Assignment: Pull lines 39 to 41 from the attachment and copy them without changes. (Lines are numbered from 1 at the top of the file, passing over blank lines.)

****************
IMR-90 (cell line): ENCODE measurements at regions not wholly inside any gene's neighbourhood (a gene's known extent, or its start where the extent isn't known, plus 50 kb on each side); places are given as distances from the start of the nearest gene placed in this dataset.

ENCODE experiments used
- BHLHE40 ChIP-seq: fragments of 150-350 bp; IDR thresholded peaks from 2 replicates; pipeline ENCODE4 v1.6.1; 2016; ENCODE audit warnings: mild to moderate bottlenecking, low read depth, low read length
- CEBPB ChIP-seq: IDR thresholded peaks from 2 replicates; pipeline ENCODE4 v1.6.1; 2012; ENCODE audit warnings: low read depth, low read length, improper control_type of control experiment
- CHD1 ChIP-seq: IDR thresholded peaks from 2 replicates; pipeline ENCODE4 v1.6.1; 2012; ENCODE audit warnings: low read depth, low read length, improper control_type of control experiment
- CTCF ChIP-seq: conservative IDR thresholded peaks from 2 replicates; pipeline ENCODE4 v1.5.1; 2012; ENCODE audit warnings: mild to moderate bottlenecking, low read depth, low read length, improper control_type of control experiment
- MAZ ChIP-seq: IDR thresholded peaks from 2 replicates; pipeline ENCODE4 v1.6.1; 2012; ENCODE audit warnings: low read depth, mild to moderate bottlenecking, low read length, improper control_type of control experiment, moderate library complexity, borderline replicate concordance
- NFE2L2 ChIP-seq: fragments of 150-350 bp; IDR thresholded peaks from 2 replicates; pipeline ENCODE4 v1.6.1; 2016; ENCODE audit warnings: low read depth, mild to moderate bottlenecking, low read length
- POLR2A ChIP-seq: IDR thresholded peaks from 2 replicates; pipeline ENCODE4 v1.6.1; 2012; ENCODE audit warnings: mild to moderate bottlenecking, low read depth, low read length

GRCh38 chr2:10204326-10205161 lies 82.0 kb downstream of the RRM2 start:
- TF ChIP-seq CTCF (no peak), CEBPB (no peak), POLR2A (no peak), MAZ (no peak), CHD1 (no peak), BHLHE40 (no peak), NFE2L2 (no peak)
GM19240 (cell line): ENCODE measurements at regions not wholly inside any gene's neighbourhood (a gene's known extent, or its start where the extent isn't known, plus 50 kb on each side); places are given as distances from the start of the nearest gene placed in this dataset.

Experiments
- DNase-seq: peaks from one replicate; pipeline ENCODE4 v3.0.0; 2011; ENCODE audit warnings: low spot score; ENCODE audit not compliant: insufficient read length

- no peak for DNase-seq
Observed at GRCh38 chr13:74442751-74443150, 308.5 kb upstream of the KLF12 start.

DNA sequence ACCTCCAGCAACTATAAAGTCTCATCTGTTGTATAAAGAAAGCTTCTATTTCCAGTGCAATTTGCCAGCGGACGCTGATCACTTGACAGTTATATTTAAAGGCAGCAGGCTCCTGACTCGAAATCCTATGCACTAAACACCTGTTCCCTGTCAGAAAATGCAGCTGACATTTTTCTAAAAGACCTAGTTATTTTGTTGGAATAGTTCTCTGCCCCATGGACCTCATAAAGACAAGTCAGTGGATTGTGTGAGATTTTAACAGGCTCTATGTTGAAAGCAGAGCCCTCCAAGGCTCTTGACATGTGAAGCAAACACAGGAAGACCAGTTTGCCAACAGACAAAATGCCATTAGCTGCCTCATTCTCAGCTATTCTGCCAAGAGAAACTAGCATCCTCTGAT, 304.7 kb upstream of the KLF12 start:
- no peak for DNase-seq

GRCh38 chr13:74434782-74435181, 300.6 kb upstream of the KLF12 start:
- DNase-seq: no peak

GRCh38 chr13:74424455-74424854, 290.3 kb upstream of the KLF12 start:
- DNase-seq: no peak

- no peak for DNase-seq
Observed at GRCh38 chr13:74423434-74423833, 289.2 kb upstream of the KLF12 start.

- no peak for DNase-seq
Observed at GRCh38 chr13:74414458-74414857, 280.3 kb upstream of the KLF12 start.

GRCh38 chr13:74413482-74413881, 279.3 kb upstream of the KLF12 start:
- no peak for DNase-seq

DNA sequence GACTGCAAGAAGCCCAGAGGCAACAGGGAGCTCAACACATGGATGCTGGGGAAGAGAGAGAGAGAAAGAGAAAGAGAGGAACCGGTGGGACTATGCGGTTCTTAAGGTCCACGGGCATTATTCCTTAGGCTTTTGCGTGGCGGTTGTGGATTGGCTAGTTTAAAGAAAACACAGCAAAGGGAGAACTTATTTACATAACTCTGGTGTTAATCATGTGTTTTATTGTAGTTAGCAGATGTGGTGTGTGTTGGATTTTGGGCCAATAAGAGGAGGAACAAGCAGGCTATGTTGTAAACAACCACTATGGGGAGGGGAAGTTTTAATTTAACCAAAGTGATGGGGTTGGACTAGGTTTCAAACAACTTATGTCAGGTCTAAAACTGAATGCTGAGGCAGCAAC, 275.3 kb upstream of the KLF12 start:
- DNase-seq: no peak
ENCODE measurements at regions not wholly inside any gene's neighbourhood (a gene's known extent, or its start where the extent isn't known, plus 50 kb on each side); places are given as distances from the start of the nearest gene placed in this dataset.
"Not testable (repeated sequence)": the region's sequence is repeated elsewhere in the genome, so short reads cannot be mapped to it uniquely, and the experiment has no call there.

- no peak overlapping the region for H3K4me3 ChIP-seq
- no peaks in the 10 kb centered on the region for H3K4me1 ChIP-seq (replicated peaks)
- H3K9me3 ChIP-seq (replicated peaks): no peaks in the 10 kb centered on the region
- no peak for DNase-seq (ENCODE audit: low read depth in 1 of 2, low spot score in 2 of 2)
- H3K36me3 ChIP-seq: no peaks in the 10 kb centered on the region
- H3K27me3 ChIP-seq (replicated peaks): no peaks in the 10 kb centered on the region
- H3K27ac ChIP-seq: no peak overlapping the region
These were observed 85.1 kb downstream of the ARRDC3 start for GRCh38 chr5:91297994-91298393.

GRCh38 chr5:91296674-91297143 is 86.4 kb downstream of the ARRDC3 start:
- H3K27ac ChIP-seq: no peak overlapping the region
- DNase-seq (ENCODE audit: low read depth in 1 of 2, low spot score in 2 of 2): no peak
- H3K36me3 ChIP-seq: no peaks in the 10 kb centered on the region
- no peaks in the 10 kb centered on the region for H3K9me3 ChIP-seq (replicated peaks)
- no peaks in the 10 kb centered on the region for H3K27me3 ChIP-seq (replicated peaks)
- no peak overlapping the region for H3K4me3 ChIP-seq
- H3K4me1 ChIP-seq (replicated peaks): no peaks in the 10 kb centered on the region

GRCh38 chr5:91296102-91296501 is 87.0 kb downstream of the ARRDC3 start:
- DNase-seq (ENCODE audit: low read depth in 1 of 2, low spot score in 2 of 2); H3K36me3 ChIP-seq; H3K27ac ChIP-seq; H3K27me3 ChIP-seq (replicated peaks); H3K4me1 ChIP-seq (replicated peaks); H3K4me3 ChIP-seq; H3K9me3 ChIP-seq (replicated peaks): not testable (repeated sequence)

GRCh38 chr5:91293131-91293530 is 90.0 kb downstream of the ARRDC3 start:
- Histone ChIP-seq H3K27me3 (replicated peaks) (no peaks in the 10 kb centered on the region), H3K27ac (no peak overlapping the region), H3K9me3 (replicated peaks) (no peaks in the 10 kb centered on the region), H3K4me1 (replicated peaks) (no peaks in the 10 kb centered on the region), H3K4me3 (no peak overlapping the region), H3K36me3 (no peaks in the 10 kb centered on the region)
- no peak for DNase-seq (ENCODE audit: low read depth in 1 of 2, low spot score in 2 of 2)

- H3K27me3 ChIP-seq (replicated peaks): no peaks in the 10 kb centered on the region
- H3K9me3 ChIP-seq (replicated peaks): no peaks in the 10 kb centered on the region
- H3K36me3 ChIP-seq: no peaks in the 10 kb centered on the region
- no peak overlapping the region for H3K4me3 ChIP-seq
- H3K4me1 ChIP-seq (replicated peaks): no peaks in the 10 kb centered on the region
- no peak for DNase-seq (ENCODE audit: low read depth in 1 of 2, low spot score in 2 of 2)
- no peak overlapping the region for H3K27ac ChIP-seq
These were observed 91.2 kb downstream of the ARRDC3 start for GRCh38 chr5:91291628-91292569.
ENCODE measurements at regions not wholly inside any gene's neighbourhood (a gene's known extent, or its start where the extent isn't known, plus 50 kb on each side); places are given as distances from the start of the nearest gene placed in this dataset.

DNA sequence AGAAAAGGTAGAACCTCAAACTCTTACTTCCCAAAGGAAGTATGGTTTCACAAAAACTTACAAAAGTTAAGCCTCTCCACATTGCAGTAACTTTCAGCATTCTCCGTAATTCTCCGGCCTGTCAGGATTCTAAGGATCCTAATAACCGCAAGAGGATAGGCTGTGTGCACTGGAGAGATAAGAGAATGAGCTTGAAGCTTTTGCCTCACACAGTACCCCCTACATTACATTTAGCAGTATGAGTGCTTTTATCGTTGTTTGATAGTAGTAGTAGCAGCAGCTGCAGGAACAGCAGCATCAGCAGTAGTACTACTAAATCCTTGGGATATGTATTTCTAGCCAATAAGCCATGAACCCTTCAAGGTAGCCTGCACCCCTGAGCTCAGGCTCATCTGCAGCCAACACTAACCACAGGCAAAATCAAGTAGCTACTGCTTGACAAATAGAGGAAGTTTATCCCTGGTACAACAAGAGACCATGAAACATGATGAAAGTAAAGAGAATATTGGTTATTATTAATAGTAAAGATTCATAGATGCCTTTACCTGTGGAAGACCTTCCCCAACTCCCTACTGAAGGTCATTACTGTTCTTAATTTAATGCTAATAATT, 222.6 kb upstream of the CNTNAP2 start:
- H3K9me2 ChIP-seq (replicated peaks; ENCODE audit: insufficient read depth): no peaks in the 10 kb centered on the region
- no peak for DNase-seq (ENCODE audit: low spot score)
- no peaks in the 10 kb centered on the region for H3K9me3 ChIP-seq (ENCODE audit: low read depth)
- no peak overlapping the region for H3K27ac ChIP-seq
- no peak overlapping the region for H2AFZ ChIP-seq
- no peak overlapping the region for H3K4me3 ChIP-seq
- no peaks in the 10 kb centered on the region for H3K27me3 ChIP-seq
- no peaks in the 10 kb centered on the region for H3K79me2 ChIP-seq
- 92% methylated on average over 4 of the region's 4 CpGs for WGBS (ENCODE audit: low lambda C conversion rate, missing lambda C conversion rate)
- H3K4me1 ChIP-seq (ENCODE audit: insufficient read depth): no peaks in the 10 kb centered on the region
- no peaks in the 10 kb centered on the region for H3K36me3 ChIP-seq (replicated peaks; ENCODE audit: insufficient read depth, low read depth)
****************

- H3K27ac ChIP-seq: no peak overlapping the region
These were observed 85.1 kb downstream of the ARRDC3 start for GRCh38 chr5:91297994-91298393.

GRCh38 chr5:91296674-91297143 is 86.4 kb downstream of the ARRDC3 start: